LDAvis comes prepackaged with some data sets to help quickly demonstrate how to use it. This document visualizes a topic model fit to the 'Twenty Newsgroups' data created with **LDAvis** and **knitr** (see here for source code).

First, we downloaded the data from the home page for the Twenty Newsgroups data. Specifically, we used the '20news-bydate' version of the data and fit our topic model to the 'training' portion of the data. The raw training data consists of \(D = 11,269\) documents, a vocabulary of \(W = 53,975\) terms, and \(N = 2,765,300\) total tokens in the corpus. Each document is a message posted to one of twenty selected Usenet newsgroups during a time span roughly between June, 1992 and May, 1993. It appears that the documents were tokenized by splitting on punctuation and whitespace. We remove all occurrences of the 174 stop words contained in the “English” stop words list in the R package **tm**. We also removed all occurrences of terms that occurred less than a total of ten times. This left \(W = 15,954\) terms in the vocabulary and a total of \(N = 1,511,137\) tokens in the corpus. One document was removed because it contained only stop words and rare words.

We fit a \(K=50\)-topic model to the corpus (allowing for topics other than the 20 standard newsgroups topics to be discovered) by running the collapsed Gibbs sampler for 10,000 iterations using symmetric priors for the document-topic distributions (\(\alpha = 0.02\)) and the topic-term distributions (\(\beta = 0.02\)). We used MALLET to fit the model. We computed estimates of the document-topic distributions (stored in a \(D \times K\) matrix denoted \(\theta\)) and the topic-term distributions (stored in a \(K \times W\) matrix denoted \(\phi\)) by cross-tabulating the latent topic assignments from the last iteration of the Gibbs sampler with the document IDs and the term IDs, and then adding pseudocounts to account for the priors. A better estimate might average over multiple MCMC iterations of latent topic assignments (assuming the MCMC has settled into a local mode of the posterior and there is no label-switching going on), but we don't worry about that for now.

To visualize the fitted model using `LDAvis`

, we load the data object `TwentyNewsgroups`

, which is a list containing five elements.

```
library(LDAvis)
data("TwentyNewsgroups", package = "LDAvis")
str(TwentyNewsgroups)
```

```
## List of 5
## $ phi : num [1:50, 1:15954] 5.78e-07 1.26e-04 2.77e-06 2.98e-04 4.55e-07 ...
## $ theta : num [1:11268, 1:50] 2.28e-05 2.08e-04 6.06e-04 5.88e-04 1.02e-04 ...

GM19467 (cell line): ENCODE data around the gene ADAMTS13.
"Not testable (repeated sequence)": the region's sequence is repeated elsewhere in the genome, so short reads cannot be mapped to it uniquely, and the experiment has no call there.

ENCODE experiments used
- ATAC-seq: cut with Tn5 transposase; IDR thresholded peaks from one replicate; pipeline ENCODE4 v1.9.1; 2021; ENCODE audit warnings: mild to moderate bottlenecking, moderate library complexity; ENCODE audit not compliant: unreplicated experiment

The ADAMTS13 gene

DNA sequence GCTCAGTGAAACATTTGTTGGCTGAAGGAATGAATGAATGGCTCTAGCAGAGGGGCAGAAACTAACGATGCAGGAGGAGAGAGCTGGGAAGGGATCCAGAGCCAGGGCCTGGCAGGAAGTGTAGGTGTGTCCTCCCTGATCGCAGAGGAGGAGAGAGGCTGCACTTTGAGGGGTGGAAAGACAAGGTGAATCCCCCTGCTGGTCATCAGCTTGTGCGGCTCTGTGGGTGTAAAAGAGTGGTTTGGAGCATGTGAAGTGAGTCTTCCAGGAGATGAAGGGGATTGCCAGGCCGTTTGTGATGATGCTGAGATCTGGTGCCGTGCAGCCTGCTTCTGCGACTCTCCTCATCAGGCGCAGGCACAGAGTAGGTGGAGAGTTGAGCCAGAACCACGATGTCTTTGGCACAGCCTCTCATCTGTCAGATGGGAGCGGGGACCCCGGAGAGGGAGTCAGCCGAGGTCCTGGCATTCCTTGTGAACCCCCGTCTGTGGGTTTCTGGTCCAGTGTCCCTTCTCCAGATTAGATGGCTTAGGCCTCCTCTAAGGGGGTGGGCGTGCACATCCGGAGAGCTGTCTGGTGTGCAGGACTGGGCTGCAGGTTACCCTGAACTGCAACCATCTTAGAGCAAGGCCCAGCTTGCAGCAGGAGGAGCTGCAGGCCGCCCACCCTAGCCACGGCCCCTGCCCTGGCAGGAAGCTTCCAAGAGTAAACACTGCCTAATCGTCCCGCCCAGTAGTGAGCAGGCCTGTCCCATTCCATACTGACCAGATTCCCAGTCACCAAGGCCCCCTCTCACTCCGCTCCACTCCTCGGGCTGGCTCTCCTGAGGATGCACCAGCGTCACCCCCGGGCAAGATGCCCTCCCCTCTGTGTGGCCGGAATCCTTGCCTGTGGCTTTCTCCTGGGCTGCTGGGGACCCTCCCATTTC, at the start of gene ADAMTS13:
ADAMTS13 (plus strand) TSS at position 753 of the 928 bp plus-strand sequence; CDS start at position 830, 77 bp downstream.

## $ doc.length : int [1:11268] 878 95 32 33 196 23 44 83 38 179 ...
## $ vocab : chr [1:15954] "archive" "name" "atheism" "resources" ...
## $ term.frequency: int [1:15954] 317 1364 300 226 327 1832 125 108 1002 208 ...
```

The first two elements are \(\phi\) and \(\theta\). Both of these are matrices whose rows must sum to one, since their rows contain probability distributions over terms and topics, respectively.

The third element of the list is `doc.length`

, which is an integer vector of length \(D = 11,268\) containing the number of tokens in each document. For this data the median document length is 81 tokens, with a range of 1 to 6409.

The fourth element of the list is `vocab`

, which is a character vector containing the terms in the vocabulary, in the same order as the columns of \(\phi\).

The fifth element of the list is `term.frequency`

, which is an integer vector containing the frequencies of the terms in the vocabulary. The median term frequency is 27 with a range of 10 to 12,289 ('edu' is the most frequent term, because the data contain email addresses and tokenization was performed by splitting on punctuation).

At this point, we call the R function `createJSON()`

to create a JSON object that will feed the web-based visualization. The `createJSON()`

function performs several operations:

It computes topic frequencies, inter-topic distances, and a projection of the topics onto a two-dimensional space using multidimensional scaling.

It computes the \(R\) most relevant terms for each topic for a grid of values of \(\lambda\) (determined by the argument

`lambda.step`

, set to 0.01 by default), where the relevance of a term to a topic is defined as \(\lambda \times p(term \mid topic) + (1 - \lambda) \times p(term \mid topic)/p(term)\), for \(0 \leq \lambda \leq 1\).

The idea is to help users interpret topics by allowing them to interactively re-rank the most relevant terms for each topic by changing the value of \(\lambda\) via a slider, where large values of \(\lambda\) highly rank frequent words within a topic, and low values of \(\lambda\) highly rank exclusive words within a topic. The topic plot on the left side of **LDAvis** allows users to browse groups of similar topics (positioned near each other in the 2-d plot) or simply progress through the topics in order (they are, by default, ordered in decreasing order of frequency). For more on relevance, see our paper about **LDAvis** here.

```
json <- with(TwentyNewsgroups,
createJSON(phi = phi, theta = theta, vocab = vocab,
doc.length = doc.length, term.frequency = term.frequency))
```

Now, the `serVis`

function can take `json`

and serve the result in a variety of ways. Here we write `json`

to a file within the 'vis' directory (along with other HTML and JavaScript required to render the page). You can see the result here.

```
serVis(json, out.dir = "vis", open.browser = FALSE)
```